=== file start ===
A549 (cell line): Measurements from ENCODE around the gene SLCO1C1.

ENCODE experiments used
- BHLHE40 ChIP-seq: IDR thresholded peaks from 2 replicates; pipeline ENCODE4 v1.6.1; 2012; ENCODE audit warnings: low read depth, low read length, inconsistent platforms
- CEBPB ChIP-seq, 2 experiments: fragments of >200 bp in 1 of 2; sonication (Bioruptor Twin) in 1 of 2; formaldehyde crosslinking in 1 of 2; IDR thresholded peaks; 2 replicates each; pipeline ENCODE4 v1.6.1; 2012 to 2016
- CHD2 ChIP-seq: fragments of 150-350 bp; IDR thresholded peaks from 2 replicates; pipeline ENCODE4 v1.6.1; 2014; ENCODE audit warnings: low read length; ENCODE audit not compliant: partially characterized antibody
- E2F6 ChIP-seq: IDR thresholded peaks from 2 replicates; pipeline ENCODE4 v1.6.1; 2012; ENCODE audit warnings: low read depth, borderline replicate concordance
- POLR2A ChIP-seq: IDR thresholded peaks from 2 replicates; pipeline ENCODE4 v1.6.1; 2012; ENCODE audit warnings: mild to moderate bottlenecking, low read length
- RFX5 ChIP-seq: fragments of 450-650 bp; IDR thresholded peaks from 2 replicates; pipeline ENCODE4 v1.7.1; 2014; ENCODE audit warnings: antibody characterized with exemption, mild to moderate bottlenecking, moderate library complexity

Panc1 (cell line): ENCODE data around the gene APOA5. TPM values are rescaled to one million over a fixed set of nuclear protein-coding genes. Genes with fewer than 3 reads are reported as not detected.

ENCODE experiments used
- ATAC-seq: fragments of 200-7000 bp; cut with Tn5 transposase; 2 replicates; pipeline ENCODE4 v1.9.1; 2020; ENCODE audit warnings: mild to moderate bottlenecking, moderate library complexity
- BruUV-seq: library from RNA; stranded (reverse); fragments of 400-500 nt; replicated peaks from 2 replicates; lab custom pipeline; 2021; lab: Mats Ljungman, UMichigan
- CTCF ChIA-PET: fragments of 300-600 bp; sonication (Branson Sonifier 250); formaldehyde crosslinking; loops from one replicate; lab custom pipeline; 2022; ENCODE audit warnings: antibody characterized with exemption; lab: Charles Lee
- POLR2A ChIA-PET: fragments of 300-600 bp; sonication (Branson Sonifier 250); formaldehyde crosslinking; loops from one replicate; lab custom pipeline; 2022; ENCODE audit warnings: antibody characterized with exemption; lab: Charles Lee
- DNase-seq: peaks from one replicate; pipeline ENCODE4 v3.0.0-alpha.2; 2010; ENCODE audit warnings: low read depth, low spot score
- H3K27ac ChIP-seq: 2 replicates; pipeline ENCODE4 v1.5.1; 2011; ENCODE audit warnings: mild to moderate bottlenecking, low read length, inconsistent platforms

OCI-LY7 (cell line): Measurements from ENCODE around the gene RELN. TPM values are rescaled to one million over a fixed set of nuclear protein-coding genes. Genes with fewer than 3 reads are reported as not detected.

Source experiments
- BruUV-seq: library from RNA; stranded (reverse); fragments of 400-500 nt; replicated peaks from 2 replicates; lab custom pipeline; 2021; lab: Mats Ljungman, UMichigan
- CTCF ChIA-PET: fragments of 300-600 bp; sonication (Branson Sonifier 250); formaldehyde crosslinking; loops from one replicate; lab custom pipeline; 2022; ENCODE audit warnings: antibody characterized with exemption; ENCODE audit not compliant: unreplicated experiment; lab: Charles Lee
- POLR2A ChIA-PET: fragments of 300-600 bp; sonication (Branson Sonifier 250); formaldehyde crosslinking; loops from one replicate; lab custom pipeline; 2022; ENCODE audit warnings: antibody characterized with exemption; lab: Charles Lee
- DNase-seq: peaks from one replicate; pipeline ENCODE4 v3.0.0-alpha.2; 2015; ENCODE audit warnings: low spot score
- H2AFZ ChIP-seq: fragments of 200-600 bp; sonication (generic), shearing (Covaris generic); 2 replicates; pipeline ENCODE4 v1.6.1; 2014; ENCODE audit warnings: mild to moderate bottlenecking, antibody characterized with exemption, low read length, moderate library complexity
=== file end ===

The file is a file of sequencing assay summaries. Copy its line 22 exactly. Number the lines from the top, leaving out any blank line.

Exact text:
- DNase-seq: peaks from one replicate; pipeline ENCODE4 v3.0.0-alpha.2; 2015; ENCODE audit warnings: low spot score